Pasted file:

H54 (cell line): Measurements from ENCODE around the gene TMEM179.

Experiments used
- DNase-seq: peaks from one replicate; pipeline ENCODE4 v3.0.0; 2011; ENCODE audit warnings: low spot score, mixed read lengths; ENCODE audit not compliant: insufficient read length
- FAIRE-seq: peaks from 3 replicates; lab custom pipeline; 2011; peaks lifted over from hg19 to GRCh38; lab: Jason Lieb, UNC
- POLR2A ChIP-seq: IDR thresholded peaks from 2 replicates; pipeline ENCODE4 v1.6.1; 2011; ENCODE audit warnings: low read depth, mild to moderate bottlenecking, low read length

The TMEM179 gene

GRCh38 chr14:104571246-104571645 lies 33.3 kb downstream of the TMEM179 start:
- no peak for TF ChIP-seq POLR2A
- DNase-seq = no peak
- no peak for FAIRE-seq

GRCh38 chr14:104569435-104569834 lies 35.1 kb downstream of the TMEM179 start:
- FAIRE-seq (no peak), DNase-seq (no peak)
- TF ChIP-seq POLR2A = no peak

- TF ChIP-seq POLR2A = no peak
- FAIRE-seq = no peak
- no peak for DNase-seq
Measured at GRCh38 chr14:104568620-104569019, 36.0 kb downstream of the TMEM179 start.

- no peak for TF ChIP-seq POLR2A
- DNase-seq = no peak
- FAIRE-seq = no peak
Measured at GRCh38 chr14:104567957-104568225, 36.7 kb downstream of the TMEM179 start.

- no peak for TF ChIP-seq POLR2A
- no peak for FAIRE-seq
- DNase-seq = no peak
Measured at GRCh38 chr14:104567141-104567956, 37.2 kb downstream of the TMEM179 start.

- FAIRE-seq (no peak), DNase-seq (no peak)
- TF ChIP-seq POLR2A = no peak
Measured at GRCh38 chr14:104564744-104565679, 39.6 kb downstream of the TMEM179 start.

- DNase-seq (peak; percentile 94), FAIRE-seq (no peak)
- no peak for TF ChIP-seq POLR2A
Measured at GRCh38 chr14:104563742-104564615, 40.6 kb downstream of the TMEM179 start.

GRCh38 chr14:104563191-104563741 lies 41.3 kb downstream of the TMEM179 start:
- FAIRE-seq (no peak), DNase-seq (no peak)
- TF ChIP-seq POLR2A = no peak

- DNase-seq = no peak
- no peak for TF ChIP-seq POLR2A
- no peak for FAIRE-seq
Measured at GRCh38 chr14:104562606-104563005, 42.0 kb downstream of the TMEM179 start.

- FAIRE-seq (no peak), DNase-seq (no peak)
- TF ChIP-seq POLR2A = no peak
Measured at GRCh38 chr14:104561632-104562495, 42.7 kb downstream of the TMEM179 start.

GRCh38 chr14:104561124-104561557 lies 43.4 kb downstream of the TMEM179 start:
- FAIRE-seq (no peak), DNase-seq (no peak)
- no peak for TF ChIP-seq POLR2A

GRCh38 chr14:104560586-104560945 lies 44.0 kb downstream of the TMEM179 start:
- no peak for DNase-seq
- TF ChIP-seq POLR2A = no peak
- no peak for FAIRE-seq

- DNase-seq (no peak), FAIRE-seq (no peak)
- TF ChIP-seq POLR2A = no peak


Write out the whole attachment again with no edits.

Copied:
H54 (cell line): Measurements from ENCODE around the gene TMEM179.

Experiments used
- DNase-seq: peaks from one replicate; pipeline ENCODE4 v3.0.0; 2011; ENCODE audit warnings: low spot score, mixed read lengths; ENCODE audit not compliant: insufficient read length
- FAIRE-seq: peaks from 3 replicates; lab custom pipeline; 2011; peaks lifted over from hg19 to GRCh38; lab: Jason Lieb, UNC
- POLR2A ChIP-seq: IDR thresholded peaks from 2 replicates; pipeline ENCODE4 v1.6.1; 2011; ENCODE audit warnings: low read depth, mild to moderate bottlenecking, low read length

The TMEM179 gene

GRCh38 chr14:104571246-104571645 lies 33.3 kb downstream of the TMEM179 start:
- no peak for TF ChIP-seq POLR2A
- DNase-seq = no peak
- no peak for FAIRE-seq

GRCh38 chr14:104569435-104569834 lies 35.1 kb downstream of the TMEM179 start:
- FAIRE-seq (no peak), DNase-seq (no peak)
- TF ChIP-seq POLR2A = no peak

- TF ChIP-seq POLR2A = no peak
- FAIRE-seq = no peak
- no peak for DNase-seq
Measured at GRCh38 chr14:104568620-104569019, 36.0 kb downstream of the TMEM179 start.

- no peak for TF ChIP-seq POLR2A
- DNase-seq = no peak
- FAIRE-seq = no peak
Measured at GRCh38 chr14:104567957-104568225, 36.7 kb downstream of the TMEM179 start.

- no peak for TF ChIP-seq POLR2A
- no peak for FAIRE-seq
- DNase-seq = no peak
Measured at GRCh38 chr14:104567141-104567956, 37.2 kb downstream of the TMEM179 start.

- FAIRE-seq (no peak), DNase-seq (no peak)
- TF ChIP-seq POLR2A = no peak
Measured at GRCh38 chr14:104564744-104565679, 39.6 kb downstream of the TMEM179 start.

- DNase-seq (peak; percentile 94), FAIRE-seq (no peak)
- no peak for TF ChIP-seq POLR2A
Measured at GRCh38 chr14:104563742-104564615, 40.6 kb downstream of the TMEM179 start.

GRCh38 chr14:104563191-104563741 lies 41.3 kb downstream of the TMEM179 start:
- FAIRE-seq (no peak), DNase-seq (no peak)
- TF ChIP-seq POLR2A = no peak

- DNase-seq = no peak
- no peak for TF ChIP-seq POLR2A
- no peak for FAIRE-seq
Measured at GRCh38 chr14:104562606-104563005, 42.0 kb downstream of the TMEM179 start.

- FAIRE-seq (no peak), DNase-seq (no peak)
- TF ChIP-seq POLR2A = no peak
Measured at GRCh38 chr14:104561632-104562495, 42.7 kb downstream of the TMEM179 start.

GRCh38 chr14:104561124-104561557 lies 43.4 kb downstream of the TMEM179 start:
- FAIRE-seq (no peak), DNase-seq (no peak)
- no peak for TF ChIP-seq POLR2A

GRCh38 chr14:104560586-104560945 lies 44.0 kb downstream of the TMEM179 start:
- no peak for DNase-seq
- TF ChIP-seq POLR2A = no peak
- no peak for FAIRE-seq

- DNase-seq (no peak), FAIRE-seq (no peak)
- TF ChIP-seq POLR2A = no peak